Skip to content

    Sinus trouble keeping you awake? You don’t need to lose sleep because of your sinuses. Make a few changes to your bedroom, your home, and your sleep routine to get rid of some allergens that trigger sinus symptoms, and you may start sleeping better.

    Try these solutions:

    • Change your bed frequently.

    Wash sheets at least once a week, in hot water (about 130 F).

    • Cover mattresses and pillows.

    Encase them in allergy-proof covers and don’t forget the box spring! These aren’t the old plastic covers that crinkle every time you roll over. New covers are made of tightly woven, breathable fabric that’s much more comfortable. The “pore size” should be 10 microns or smaller.

    • Remove dust mite hangouts.

    If possible, choose wooden blinds instead of drapes. Consider hardwood floors instead of wall-to-wall carpeting or rugs, which can trap dust and dust mites.

    • Don’t clean the bedroom in the evening.

    It can take two hours or more for dust to settle down after being stirred up by cleaning. Avoid triggering sinus symptoms just as you’re trying to get to sleep.

    • Keep pets out of the bedroom.

    Their dander can be irritating. Plus, they can track in allergens like mold and pollen from outside.

    • Get rid of fluff.

    Clear the bedroom of extra pillows, linens, stuffed animal collections, and dust-collecting knick-knacks. If you have a fluffy favorite you can’t get rid of, put it in the freezer overnight to kill dust mites.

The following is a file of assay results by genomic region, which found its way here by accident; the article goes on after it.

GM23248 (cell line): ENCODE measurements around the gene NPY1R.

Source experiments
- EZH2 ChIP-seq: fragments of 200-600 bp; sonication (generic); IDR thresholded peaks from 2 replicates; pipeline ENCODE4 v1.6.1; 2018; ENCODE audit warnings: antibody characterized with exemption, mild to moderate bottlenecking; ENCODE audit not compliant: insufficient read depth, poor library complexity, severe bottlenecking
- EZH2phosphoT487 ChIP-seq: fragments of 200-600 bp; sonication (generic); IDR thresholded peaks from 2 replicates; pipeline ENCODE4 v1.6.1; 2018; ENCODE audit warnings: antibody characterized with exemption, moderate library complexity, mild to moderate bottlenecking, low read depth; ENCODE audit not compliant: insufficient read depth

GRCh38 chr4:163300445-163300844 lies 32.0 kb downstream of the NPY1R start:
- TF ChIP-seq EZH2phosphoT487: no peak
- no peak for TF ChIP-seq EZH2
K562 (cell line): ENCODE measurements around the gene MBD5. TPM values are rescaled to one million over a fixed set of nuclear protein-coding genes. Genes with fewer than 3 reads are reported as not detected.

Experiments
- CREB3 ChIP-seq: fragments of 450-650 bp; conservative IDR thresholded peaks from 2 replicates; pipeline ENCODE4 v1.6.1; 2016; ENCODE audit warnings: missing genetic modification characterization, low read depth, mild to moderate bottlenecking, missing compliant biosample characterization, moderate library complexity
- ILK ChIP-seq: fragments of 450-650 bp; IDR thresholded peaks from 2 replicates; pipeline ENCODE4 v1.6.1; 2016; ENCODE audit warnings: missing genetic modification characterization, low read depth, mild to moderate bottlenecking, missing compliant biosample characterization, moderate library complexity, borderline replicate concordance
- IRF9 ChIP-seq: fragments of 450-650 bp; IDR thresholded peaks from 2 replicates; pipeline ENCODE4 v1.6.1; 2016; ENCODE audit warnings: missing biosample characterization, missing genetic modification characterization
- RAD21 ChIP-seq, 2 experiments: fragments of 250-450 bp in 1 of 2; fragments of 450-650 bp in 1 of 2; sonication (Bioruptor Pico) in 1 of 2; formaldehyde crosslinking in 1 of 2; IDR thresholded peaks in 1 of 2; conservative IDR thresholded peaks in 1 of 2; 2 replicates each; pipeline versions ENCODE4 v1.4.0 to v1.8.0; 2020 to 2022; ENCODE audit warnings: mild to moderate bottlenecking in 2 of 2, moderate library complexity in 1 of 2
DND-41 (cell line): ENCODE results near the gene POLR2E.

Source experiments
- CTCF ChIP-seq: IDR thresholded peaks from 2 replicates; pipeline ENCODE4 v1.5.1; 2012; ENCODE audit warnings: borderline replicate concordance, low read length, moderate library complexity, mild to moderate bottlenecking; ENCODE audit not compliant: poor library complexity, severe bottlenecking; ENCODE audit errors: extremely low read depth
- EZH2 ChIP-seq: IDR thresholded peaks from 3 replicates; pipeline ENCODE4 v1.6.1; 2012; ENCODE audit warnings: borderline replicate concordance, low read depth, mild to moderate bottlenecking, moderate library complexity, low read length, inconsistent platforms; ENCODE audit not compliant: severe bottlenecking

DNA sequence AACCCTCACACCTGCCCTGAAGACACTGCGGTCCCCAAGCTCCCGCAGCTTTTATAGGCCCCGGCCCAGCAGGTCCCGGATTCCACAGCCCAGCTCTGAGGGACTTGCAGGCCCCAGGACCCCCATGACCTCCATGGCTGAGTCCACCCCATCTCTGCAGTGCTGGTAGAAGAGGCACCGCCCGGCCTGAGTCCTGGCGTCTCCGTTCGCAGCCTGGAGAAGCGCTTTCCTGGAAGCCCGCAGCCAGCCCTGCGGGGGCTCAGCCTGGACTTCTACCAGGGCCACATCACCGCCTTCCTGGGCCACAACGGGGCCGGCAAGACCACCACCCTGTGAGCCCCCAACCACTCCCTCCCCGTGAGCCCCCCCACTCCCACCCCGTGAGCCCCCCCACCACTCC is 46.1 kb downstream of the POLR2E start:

• Check the humidity.

    If your sinuses are all dried out, humidity can be a good thing. But if dust mites and mold bother you more, too much humidity can cause problems. Mold and dust mites thrive in moist rooms. Check humidity with a simple hygrometer -- available at home supply stores. Try to keep it below 50% to keep allergens at bay. If the air is too dry, try a humidifier. Make sure the filter is clean, or you’ll spread bacteria or fungal spores around the room, which can trigger allergies.

    • Filter your air.

    Use a high-efficiency air filter on your air conditioning and heating units. Air filters are rated on what's called the MERV scale. You want something that’s a MERV 11 or 12. Change the filter every three months


    doctor and patient

    Tips for Parents During Allergy Season

    How to reduce/treat seasonal allergies in children.

    View Now